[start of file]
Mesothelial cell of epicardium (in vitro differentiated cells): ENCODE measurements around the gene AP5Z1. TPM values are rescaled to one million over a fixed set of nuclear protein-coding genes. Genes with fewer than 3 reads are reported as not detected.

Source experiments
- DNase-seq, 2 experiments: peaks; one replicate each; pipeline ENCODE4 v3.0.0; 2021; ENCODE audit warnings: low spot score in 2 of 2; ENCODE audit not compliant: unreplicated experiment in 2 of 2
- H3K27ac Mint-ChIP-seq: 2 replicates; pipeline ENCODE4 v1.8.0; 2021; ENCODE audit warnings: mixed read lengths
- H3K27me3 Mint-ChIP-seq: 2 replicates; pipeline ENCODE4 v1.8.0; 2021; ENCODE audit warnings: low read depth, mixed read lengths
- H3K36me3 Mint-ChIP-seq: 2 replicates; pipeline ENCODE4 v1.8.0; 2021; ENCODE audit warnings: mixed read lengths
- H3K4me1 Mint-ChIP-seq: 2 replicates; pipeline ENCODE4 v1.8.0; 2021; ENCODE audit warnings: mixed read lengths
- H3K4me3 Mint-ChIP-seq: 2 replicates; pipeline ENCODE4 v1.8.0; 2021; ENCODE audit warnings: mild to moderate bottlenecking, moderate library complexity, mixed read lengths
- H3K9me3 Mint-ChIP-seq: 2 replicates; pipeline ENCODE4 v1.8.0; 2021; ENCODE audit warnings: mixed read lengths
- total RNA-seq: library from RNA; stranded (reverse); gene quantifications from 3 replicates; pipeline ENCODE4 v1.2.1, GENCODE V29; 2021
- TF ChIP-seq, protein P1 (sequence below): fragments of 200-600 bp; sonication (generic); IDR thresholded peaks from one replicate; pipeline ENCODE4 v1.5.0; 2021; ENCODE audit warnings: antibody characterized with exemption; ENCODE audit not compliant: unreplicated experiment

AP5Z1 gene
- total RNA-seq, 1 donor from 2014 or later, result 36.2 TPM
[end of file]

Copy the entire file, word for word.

Mesothelial cell of epicardium (in vitro differentiated cells): ENCODE measurements around the gene AP5Z1. TPM values are rescaled to one million over a fixed set of nuclear protein-coding genes. Genes with fewer than 3 reads are reported as not detected.

Source experiments
- DNase-seq, 2 experiments: peaks; one replicate each; pipeline ENCODE4 v3.0.0; 2021; ENCODE audit warnings: low spot score in 2 of 2; ENCODE audit not compliant: unreplicated experiment in 2 of 2
- H3K27ac Mint-ChIP-seq: 2 replicates; pipeline ENCODE4 v1.8.0; 2021; ENCODE audit warnings: mixed read lengths
- H3K27me3 Mint-ChIP-seq: 2 replicates; pipeline ENCODE4 v1.8.0; 2021; ENCODE audit warnings: low read depth, mixed read lengths
- H3K36me3 Mint-ChIP-seq: 2 replicates; pipeline ENCODE4 v1.8.0; 2021; ENCODE audit warnings: mixed read lengths
- H3K4me1 Mint-ChIP-seq: 2 replicates; pipeline ENCODE4 v1.8.0; 2021; ENCODE audit warnings: mixed read lengths
- H3K4me3 Mint-ChIP-seq: 2 replicates; pipeline ENCODE4 v1.8.0; 2021; ENCODE audit warnings: mild to moderate bottlenecking, moderate library complexity, mixed read lengths
- H3K9me3 Mint-ChIP-seq: 2 replicates; pipeline ENCODE4 v1.8.0; 2021; ENCODE audit warnings: mixed read lengths
- total RNA-seq: library from RNA; stranded (reverse); gene quantifications from 3 replicates; pipeline ENCODE4 v1.2.1, GENCODE V29; 2021
- TF ChIP-seq, protein P1 (sequence below): fragments of 200-600 bp; sonication (generic); IDR thresholded peaks from one replicate; pipeline ENCODE4 v1.5.0; 2021; ENCODE audit warnings: antibody characterized with exemption; ENCODE audit not compliant: unreplicated experiment

AP5Z1 gene
- total RNA-seq, 1 donor from 2014 or later, result 36.2 TPM